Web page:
I know we’ve already covered this story in our News category, and I don’t want to flog a dead horse or pluck a naked chicken here, but can we talk about this whole Chick-fil-A/Jim Henson Company brouhaha?
If you’re just joining us, here’s what I’m clucking about:
Earlier this month, the poultry-based fast food restaurant Chick-fil-A started offering Jim Henson’s Creature Shop toys in their kids meals. Apparently these were just little plastic finger puppets with interchangeable facial features. So, nothing too revolutionary, but right away, the announcement sparked an in-depth discussion on the Tough Pigs forum. The reason for the heavy discourse wasn’t the puppets themselves, but the question of whether it was a good idea for the Jim Henson Company to be doing business with Chick-fil-A.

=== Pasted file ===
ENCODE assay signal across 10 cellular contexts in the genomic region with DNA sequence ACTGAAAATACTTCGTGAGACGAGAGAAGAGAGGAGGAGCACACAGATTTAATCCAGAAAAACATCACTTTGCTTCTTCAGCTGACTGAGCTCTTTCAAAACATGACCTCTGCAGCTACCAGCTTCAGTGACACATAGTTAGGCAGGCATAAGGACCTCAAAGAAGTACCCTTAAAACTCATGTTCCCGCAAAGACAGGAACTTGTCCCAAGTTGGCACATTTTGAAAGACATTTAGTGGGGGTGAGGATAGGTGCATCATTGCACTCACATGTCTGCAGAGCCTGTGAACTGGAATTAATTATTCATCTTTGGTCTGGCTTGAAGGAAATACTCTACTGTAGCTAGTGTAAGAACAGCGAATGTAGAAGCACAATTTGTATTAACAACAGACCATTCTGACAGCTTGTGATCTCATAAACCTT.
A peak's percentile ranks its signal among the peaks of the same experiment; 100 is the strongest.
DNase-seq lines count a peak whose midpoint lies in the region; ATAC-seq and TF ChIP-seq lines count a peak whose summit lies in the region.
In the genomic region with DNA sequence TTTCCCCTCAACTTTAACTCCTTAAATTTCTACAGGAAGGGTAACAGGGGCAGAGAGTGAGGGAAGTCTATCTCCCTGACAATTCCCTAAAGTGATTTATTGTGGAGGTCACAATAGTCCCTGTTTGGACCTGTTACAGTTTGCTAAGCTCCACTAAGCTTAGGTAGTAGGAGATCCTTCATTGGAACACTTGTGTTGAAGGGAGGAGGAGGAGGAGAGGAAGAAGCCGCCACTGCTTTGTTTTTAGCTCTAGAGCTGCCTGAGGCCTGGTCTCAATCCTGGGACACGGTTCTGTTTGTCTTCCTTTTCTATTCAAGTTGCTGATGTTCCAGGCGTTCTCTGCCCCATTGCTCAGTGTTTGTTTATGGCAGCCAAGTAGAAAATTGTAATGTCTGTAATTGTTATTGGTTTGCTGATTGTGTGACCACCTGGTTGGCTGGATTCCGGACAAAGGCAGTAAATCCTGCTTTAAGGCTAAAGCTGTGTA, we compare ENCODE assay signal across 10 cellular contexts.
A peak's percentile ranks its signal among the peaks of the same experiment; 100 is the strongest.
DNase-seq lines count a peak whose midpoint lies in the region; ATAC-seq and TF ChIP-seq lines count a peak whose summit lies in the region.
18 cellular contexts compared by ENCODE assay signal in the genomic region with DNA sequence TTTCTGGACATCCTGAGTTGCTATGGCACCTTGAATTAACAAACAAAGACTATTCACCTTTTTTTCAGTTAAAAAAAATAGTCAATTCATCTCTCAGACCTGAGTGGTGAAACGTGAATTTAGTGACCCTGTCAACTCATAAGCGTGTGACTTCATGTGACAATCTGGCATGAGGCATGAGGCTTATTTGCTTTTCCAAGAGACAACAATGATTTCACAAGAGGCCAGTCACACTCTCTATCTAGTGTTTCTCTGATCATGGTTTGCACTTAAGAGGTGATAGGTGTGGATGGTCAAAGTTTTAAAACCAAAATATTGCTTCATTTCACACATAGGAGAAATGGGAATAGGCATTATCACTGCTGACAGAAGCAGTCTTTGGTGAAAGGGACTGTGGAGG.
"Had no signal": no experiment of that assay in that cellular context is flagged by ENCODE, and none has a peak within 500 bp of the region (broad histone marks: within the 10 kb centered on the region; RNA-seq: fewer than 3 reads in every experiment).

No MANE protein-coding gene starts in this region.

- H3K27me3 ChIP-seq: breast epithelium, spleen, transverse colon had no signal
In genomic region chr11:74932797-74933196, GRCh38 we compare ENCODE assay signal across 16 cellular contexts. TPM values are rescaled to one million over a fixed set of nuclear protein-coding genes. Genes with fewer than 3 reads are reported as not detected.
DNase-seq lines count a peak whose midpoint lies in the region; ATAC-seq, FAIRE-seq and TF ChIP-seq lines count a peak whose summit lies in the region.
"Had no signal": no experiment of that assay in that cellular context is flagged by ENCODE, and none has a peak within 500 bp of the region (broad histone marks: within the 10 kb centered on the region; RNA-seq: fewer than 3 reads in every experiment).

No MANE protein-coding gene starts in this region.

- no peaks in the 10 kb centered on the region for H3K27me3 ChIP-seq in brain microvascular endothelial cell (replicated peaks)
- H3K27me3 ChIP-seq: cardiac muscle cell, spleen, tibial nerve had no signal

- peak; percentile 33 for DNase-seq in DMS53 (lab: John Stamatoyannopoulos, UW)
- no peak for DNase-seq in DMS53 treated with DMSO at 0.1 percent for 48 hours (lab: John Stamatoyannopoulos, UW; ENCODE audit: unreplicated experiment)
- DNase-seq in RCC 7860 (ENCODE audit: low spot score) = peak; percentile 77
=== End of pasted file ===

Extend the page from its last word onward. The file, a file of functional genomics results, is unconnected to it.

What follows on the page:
There was some information out there about the Chick-fil-A corporation donating money to groups whose causes include the impedance of same-sex marriage, which is a really crappy thing for Chick-fil-A to do. First, there were ethical questions: Can we enjoy a restaurant’s waffle fries without endorsing their activism? Does the six bucks I pay for a chicken sandwich combo really make that much difference for such a huge company? Then the Henson-specific questions: Were they aware of Chick-fil-A’s ideology when they signed up for the Creature Shop promotion? Does the deal make them implicit in the restaurant’s anti-equality actions?